Labour would exempt Australians from any restrictions it might put on foreign buyers of New Zealand real estate.

In a move that raises questions about the reasons for appearing to single out Chinese residents, Housing spokesman, Phil Twyford says the Australian exemption is because of the Closer Economic Relationship with Australia.

Yet ironically New Zealand’s Overseas Investment Officer requires Australians intending to buy “sensitive” land here (the only land over which it has jurisdiction) to go through exactly the same process as Chinese buyers.

Meanwhile the NZ Herald which broke the original story about the data leaked to Labour now claims that the percentage of recent Chinese buyers could be as high as 90%.

 But back in the Labour Party Mr Twyford has been continuing to assert that Labour would ban all foreign buyers.

He repeated this claim in a piece he wrote for the Herald. 

But he told POLITIK that “sometimes simplicity is the enemy of nuance.”

“Our policy is to ban all foreign buyers with the following exceptions —“If you intend to come here and settle.”

“If you build new.

“Australians – in the spirit of CER, given that they exempt Kiwis from their restrictions on offshore speculators.”


In fact Australia exempts New Zealanders only from the restriction on foreigners buying existing urban properties.

According to the New Zealand High Commission in Canberra “New Zealand citizens who wish to buy rural or commercial property in Australia, like all other foreign citizens, would likely need to obtain Foreign Investment Review Board approval.”

Other political parties have now joined the debate though the Government is keeping strangely silent no doubt happy to see Labour copping it for being racist.

“Rampant property investment, not ethnicity, is driving up demand for Auckland houses,” Green Party Co-leader Metiria Turei said. 

“Non-resident foreign buyers should be prevented from investing in the New Zealand housing market, but if parties are serious about dampening the demand for Auckland property, they need to deal to tax incentives that are encouraging locals to invest in property too.”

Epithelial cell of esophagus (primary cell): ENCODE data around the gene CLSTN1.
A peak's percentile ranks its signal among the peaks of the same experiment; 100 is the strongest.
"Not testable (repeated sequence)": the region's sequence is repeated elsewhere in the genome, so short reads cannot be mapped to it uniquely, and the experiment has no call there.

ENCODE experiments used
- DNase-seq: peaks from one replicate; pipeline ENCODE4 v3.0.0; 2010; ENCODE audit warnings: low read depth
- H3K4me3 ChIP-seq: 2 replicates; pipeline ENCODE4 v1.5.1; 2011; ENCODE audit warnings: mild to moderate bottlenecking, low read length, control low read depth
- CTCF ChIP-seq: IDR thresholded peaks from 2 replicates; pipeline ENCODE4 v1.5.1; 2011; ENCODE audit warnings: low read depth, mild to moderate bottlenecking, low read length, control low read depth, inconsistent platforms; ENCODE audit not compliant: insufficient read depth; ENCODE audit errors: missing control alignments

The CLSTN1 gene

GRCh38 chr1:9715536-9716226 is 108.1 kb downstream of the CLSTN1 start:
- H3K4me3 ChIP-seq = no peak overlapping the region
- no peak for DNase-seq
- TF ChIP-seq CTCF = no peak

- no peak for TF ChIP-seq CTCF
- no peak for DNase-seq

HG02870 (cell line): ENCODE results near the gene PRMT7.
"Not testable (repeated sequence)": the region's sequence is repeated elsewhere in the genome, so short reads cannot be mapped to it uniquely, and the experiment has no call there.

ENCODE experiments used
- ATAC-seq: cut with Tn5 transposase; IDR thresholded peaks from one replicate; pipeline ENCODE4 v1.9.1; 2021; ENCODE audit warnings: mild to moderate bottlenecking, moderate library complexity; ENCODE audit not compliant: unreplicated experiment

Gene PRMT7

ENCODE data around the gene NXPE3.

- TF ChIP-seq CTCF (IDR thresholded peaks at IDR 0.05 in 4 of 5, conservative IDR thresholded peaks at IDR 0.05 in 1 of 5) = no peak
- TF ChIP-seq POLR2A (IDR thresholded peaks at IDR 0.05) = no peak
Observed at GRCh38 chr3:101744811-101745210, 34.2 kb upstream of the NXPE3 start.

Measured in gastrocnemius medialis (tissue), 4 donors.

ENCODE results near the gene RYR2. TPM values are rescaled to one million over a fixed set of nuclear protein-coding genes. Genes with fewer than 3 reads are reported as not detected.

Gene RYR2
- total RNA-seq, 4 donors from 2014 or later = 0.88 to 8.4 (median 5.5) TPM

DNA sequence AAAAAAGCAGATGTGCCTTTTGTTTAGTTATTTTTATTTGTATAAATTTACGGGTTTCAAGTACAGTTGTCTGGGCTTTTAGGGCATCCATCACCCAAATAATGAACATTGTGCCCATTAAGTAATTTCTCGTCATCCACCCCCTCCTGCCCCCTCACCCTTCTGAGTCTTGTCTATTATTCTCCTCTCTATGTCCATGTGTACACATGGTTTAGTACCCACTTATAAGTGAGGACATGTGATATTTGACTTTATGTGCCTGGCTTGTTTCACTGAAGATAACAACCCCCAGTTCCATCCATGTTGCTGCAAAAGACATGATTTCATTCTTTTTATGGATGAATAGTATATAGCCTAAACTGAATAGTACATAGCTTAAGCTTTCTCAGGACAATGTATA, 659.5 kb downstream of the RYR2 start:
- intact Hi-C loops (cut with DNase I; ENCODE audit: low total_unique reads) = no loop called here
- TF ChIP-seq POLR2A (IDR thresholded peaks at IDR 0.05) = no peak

And NZ First leader Winston Peters said when his party raised the problems caused by overseas buyers it was blasted as being xenophobic and racist.

“We’ve been saying for a long time that the housing problem in Auckland is one of supply, and it’s being exacerbated by massive demand inflated from abroad,” he said.

Meanwhile the Economic Consultancy Infometrics is arguing that it is the size of land that Aucklanders want their houses sited on which is causing part of the price problem there.

They say their research shows that the affordability problems in Auckland’s housing market are not solely being caused by cyclical factors such as strong migration inflows and a lack of new house building over recent years.

“The median house price in Auckland is now equivalent to 11.3 years of average income in the region,” says their Chief Forecaster Gareth Kiernan.

 “New Zealanders’ aspirations of the size of house they can own, and particularly the amount of land that comes with that house, are not realistically aligned with our actual incomes and wealth positions.

“Land prices are particularly critical in Auckland, and by clinging to the Kiwi dream that we should all be able to own our little piece of New Zealand, a significant proportion of society is effectively being priced out of the housing market.”

“Home buyers’ expectations need to be realigned to a greater acceptance of terraced housing and apartments as liveable options,” said Mr Kiernan.

But with Auckland house prices up 26% in a year it is likely pressure will stay on this issue from potential buyers who feel they are missing out on the market.


Meanwhile Justice Minister Amy Adams announced yesterday that real  estate agents would be brought within the scope of the Government’s anti money laundering regulations. 

Along with the Organised Crime and Anti-corruption Bill the move would require the agents and other professionals including lawyers, accountants and conveyancing practioners among other things to report any cash transactions for more than 10,000.

There have been some anecdotal stories of foreign buyers using cash to close house purchases in Auckland.